7 Tips for Improving Indoor Air Quality In Your Home

Did you know that air pollution levels inside the modern home may be two to five times higher than the levels outdoors. Combine that with the fact that the average person can spend up to ninety percent of their time indoors, is it any wonder that the term Sick Building Syndrome has become a new byword in the English language.

Unlike outdoor air, indoor air is recycled again and again with pollutants such as tobacco smoke, pollen, mold, dust and pet dander all contributing towards asthmatic and allergic reactions.

Other symptoms of sick building syndrome include dizziness, headaches, tickly throats, sinus congestion, itchy or watery eyes, nausea, lethargy and an inability to concentrate. Certain immediate effects are similar to those from colds or other viral diseases, so it is often difficult to determine if the symptoms are a result of exposure to indoor air pollution.

If you find that the symptoms fade when you are away from home, an effort should be made to identify indoor air sources that may be possible causes and try to eliminate them. Fortunately, indoor air pollution is one health risk that you can do something about.

Here are 7 tips for improving indoor air quality in your home

How To Improve Indoor Air Quality

Don’t Smoke Indoors

Although this may sound obvious, you should effectively ban smoking inside your home or at least confine it to one area. In our case, any friends or family that visit are restricted to the kitchen area or the back garden if they want to smoke. In the kitchen, an extractor fan pushes the air outside as it does with cooking odors.

Ventilate Regularly

Weather permitting, you should open windows and doors in order to lower the concentrations of indoor pollutants while letting outside air come in. If you have bathroom or kitchen extractor fans, make use of them on a regular basis. You should also regularly clean the vents in your kitchen and bathroom extraction fans and make sure they operate properly.

Use Natural Home Cleaning Products

If you have ever taken the time to read the labels on household cleaning products, the majority of them will come with warnings about how harmful the chemicals are that have gone into making them. Consequently, as soon as you use that product, a lot of those chemicals go into the air.

I have quite often started coughing after spraying counter tops with so called anti-bacterial cleaner.

Not anymore though, as my natural cleaning products of choice are baking soda, washing soda, vinegar and lemon juice. These are all non-toxic, environmentally friendly and can tackle the majority of cleaning chores, either separately or combined with one another.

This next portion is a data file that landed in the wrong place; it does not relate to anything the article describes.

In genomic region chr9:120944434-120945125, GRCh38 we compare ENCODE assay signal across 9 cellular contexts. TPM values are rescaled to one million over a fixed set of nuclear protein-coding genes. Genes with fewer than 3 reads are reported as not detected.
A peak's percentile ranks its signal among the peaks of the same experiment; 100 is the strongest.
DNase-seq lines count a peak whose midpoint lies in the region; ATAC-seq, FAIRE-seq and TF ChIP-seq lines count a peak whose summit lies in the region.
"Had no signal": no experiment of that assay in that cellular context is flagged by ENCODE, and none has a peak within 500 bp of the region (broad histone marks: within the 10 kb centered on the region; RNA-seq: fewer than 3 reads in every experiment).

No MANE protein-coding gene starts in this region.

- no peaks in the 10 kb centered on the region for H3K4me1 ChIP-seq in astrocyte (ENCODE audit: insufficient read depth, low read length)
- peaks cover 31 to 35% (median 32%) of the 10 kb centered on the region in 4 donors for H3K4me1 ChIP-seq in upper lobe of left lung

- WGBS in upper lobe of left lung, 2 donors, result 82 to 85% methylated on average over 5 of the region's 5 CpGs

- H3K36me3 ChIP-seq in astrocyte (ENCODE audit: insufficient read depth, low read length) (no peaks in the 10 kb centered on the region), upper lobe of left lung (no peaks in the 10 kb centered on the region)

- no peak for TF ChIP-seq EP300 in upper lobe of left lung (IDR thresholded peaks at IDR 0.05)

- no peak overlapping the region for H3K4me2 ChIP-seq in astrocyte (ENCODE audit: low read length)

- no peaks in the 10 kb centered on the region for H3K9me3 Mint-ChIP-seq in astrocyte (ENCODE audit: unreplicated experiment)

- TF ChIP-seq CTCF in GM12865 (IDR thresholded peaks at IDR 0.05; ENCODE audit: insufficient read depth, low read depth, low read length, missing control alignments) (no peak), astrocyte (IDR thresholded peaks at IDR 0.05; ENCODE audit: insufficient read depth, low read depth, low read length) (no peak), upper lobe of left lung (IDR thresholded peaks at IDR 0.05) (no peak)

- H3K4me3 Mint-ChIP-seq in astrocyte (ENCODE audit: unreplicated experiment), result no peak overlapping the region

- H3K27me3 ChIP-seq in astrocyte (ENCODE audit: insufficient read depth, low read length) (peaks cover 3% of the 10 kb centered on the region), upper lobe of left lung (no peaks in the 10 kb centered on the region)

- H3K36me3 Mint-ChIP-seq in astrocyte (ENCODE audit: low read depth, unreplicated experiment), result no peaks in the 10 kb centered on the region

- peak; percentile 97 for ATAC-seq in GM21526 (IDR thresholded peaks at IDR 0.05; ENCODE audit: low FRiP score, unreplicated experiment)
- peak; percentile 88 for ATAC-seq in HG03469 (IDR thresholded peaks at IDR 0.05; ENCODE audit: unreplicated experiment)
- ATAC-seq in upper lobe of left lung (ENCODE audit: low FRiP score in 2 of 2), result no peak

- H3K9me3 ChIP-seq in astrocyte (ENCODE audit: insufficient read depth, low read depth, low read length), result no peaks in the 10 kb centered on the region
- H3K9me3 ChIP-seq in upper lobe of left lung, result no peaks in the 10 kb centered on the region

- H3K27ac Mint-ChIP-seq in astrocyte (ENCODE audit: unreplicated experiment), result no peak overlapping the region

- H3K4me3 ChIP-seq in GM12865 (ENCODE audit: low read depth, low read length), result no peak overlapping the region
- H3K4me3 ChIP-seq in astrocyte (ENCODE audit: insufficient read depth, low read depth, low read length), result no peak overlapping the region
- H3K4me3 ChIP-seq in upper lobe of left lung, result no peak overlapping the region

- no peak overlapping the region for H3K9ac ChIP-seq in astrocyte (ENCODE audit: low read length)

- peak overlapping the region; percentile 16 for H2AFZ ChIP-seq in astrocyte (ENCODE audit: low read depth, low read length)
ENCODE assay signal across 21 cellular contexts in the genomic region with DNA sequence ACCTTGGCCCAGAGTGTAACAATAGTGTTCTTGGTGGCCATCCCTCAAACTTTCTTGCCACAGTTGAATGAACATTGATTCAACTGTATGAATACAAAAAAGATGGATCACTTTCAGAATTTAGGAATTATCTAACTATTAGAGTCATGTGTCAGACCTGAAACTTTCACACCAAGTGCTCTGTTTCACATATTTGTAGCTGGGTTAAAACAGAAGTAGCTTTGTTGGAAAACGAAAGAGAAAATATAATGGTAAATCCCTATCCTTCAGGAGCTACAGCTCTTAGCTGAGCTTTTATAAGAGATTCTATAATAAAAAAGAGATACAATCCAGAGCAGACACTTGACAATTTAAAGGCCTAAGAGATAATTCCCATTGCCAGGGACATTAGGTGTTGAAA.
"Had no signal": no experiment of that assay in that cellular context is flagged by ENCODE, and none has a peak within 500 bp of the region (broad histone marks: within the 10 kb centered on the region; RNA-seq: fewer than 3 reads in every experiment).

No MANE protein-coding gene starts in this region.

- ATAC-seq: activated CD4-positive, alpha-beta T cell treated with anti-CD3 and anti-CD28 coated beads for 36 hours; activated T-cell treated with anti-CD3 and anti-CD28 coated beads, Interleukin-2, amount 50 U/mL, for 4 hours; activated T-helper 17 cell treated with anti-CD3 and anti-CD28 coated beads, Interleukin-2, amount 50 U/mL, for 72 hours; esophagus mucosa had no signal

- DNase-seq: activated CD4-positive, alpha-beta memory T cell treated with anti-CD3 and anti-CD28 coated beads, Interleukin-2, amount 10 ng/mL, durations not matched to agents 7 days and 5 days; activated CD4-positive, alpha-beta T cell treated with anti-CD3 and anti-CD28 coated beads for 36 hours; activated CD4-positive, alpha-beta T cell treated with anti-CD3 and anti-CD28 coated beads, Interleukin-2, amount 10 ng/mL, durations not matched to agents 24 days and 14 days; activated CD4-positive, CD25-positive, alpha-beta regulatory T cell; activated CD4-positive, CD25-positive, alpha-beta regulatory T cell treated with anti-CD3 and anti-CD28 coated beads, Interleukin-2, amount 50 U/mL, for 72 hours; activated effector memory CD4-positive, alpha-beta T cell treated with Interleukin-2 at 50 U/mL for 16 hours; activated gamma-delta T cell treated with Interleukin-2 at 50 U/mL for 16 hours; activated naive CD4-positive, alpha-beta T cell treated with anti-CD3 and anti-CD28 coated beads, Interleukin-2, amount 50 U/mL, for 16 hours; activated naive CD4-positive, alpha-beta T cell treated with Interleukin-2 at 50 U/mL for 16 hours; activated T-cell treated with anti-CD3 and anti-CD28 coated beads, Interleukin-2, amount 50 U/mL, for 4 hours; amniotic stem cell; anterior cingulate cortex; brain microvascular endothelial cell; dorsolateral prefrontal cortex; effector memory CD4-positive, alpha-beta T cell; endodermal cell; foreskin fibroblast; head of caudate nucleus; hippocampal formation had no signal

Keep your Home Clean and Dust Free

Another obvious tip but, hoovering your carpets and floors on a regular basis will help to keep dust and airborne allergens at bay.

It is said (although I have no proof) that some 60% to 80% of all household dust is composed of dead skin, which we humans shed all the time. Dust mites in turn feed on this dead skin that falls from our bodies. They then grow and shed their own skin and it is the skin and feces from the dust mite that causes allergic reactions in people.

Pet Dander

If you have a family pet, they will shed dander that can trigger allergies and asthma. If you suspect that you or a family member may be allergic to your family pet, action needs to be taken. The ideal scenario is to keep pets out of the house altogether. If that is not a viable option, you should restrict the number of rooms that the pets are allowed to enter and definitely keep them out of the bedroom.

Reduce Air Humidity

Living in a damp climate or an area of high humidity can both result in moisture levels in the home rising dramatically. A consequence of excessive moisture is the growth of mold and for anybody with extreme allergies, mold spores are just as bad, if not worse, than dust. For that reason, a dehumidifier can be essential. Dehumidifier units extract moisture from the air and place it into a tank which you can then remove and pour away.

Get an Indoor Air Purifier

Air purifiers are machines that clean the indoor air of allergens, such as mold, pollen and pet dander As well as being used to reduce the concentration of these airborne contaminants, they are especially useful for people who suffer from allergies and asthma.

Air purifiers and indoor air cleaners are rapidly increasing in popularity because they make indoor air healthier and cleaner. However, there are various types of Air Purifier, some of which can actually make allergies worse instead of better.